Commissioners Adopt $16.8M Ordinance for New Complex

For The Leader/Times

COUNTY — The Union County Board of County Commissioners adopted an ordinance to appropriate $16,750,000 for the Union County Government Complex Project during its bi-weekly meeting last Thursday.

This ordinance was introduced at the board’s March 25 meeting, when it was given its first reading. During last week’s meeting, the ordinance was then voted on and adopted by the board after the meeting was opened up for public comment on the ordinance. The $16.75 million will be appropriated from the capital improvement fund and capital surplus.

Bibi Taylor, director of the Union County Department of Finance, was on hand at the meeting to explain where exactly the funds are coming from and why this path was taken.

“The capital ordinance that is on for consideration this evening is being funded as a result of all of the ordinances that we have previously cancelled when projects were completed and we would close out the books. If those were funded, those pieces of the funded ordinances would lapse to capital surplus,” explained Ms. Taylor.

“And we’ve done that throughout the years in order to build up what is essentially a nest egg, so that way we don’t have to issue debt for projects,” continued Ms. Taylor.

Started in 2020, the Union County Government Complex Project involves consolidating the county’s administrative services into two new buildings that would be constructed on the site of the county’s motor vehicle services division in Elizabeth.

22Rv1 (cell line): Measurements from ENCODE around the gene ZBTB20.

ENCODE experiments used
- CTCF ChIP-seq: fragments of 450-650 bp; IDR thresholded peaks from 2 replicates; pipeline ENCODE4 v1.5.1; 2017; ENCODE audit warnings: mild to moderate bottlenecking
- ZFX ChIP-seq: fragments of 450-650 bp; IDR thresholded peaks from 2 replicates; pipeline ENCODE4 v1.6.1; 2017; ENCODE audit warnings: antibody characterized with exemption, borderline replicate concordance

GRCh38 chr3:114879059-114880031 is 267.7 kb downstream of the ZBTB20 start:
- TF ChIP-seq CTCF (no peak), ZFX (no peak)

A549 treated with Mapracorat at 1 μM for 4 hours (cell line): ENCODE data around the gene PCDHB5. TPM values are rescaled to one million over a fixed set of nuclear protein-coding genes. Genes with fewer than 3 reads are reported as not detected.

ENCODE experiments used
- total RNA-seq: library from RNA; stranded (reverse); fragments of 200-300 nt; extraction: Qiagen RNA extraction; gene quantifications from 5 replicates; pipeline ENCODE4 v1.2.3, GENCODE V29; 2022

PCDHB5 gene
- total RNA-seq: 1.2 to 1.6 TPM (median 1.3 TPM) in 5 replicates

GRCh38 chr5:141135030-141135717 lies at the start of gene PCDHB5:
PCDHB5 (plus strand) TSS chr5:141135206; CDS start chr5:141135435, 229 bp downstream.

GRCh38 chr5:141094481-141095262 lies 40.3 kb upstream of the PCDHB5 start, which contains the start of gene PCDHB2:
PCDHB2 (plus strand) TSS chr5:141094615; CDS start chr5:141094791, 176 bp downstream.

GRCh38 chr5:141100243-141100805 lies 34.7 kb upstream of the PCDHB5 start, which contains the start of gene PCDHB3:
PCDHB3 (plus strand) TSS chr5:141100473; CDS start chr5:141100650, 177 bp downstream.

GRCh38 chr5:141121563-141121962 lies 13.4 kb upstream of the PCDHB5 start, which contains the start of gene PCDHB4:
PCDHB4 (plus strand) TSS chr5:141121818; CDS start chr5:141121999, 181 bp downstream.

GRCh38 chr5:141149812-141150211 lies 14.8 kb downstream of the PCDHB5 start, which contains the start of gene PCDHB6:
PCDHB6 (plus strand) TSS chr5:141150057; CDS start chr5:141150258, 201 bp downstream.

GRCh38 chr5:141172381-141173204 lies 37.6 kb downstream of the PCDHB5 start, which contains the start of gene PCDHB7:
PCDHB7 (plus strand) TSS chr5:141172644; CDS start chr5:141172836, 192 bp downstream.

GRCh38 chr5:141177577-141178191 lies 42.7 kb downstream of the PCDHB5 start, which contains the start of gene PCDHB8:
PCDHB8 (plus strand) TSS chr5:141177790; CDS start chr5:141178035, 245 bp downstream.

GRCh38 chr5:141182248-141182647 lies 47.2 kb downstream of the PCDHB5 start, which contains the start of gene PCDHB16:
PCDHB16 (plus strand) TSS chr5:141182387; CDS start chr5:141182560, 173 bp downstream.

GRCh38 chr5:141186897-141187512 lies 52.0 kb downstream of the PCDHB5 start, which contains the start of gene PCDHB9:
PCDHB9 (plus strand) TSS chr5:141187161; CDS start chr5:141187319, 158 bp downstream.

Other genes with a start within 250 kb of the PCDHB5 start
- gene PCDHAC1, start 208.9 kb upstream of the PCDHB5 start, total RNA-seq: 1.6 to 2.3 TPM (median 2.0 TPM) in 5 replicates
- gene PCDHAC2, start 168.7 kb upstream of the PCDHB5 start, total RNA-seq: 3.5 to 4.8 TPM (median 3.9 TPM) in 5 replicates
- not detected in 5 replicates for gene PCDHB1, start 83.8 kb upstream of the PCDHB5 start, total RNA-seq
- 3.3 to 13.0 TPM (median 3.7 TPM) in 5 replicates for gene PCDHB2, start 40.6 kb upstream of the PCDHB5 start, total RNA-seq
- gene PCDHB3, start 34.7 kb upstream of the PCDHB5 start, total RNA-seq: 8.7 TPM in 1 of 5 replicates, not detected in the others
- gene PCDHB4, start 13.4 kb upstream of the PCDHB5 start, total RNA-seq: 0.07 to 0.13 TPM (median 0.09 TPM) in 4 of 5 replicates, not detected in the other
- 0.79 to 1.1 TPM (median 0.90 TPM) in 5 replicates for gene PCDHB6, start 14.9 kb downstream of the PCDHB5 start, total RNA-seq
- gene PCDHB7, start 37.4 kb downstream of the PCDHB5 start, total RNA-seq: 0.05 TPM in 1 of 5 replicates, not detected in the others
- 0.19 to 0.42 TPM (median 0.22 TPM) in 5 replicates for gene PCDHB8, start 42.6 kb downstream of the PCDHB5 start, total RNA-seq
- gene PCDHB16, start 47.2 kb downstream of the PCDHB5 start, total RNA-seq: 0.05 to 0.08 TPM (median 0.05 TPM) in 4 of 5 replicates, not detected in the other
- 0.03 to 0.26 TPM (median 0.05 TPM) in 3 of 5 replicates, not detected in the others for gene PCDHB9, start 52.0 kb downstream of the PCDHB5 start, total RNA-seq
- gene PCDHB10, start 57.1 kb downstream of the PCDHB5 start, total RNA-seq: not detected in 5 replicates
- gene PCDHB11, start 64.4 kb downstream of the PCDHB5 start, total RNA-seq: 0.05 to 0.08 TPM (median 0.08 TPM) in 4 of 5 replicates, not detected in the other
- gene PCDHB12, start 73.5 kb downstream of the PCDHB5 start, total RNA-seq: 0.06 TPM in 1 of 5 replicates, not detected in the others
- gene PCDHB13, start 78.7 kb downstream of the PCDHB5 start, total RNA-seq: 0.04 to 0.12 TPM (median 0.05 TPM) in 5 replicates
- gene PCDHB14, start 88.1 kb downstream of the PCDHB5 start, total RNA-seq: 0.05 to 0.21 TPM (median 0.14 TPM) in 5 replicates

The Union County Improvement Authority is tasked with the planning, design and construction of the new county government complex at 61-99 West Grand Street. The project will allow the county to continue efforts to reduce its lease and overhead costs, while providing efficient service delivery for county residents.

Ms. Taylor added, “As the ordinance relates to the government complex, that project is anticipated to save approximately over $100 million as a result of coming out of leases.”

The original estimation for the project ranged from $100 million to $145 million and will allow the county to combine its government infrastructure into one complex.

“So, when we are issuing the debt for this project, the debt that we are authorizing is $120 million and we are using capital surplus and capital improvement funds in order to not have to issue debt for the additional $16.7 million associated with the project,” explained Ms. Taylor.

DIGroup Architecture, a New Brunswick-based firm, was awarded the design contract for what will be a two-building, 225,000-square-foot project to help consolidate the county’s footprint.

Ms. Taylor concluded by saying, “It’s actually sound financial practices so that we don’t have to issue debt and incur the interest associated with that component of the project.”

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